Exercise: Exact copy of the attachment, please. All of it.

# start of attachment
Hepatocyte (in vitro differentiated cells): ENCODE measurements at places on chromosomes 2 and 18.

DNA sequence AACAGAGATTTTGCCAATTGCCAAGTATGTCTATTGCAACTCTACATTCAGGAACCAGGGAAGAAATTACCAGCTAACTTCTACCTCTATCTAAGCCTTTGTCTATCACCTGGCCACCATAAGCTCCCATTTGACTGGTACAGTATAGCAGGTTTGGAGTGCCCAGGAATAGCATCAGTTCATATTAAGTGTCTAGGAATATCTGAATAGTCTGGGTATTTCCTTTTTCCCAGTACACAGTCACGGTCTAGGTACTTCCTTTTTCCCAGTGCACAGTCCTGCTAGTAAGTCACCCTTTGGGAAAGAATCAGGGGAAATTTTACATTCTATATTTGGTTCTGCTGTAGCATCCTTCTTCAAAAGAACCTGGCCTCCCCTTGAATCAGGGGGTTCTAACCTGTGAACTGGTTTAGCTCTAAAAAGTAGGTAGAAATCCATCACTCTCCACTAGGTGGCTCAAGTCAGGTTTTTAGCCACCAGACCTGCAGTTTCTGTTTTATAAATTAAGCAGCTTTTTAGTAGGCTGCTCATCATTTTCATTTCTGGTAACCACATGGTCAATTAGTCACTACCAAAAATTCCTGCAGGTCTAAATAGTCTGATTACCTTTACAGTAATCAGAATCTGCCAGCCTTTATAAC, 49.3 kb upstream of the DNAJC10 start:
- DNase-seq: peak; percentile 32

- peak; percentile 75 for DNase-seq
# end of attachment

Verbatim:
Hepatocyte (in vitro differentiated cells): ENCODE measurements at places on chromosomes 2 and 18.

DNA sequence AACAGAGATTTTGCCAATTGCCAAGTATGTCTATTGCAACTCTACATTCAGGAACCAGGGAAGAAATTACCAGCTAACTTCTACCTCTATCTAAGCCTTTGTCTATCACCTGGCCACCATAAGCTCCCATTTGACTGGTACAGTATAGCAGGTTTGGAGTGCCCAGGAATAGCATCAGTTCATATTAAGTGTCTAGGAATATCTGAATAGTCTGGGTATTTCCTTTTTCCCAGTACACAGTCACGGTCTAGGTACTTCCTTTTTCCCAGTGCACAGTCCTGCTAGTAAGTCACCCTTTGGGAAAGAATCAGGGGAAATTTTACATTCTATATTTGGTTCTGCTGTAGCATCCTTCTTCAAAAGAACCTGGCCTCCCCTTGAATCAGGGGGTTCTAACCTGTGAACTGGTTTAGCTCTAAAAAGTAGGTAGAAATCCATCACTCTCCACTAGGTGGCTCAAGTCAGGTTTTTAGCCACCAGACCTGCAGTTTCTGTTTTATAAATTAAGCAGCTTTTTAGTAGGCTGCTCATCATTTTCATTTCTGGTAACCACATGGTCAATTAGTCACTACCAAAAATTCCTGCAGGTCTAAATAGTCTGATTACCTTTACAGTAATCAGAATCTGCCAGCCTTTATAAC, 49.3 kb upstream of the DNAJC10 start:
- DNase-seq: peak; percentile 32

- peak; percentile 75 for DNase-seq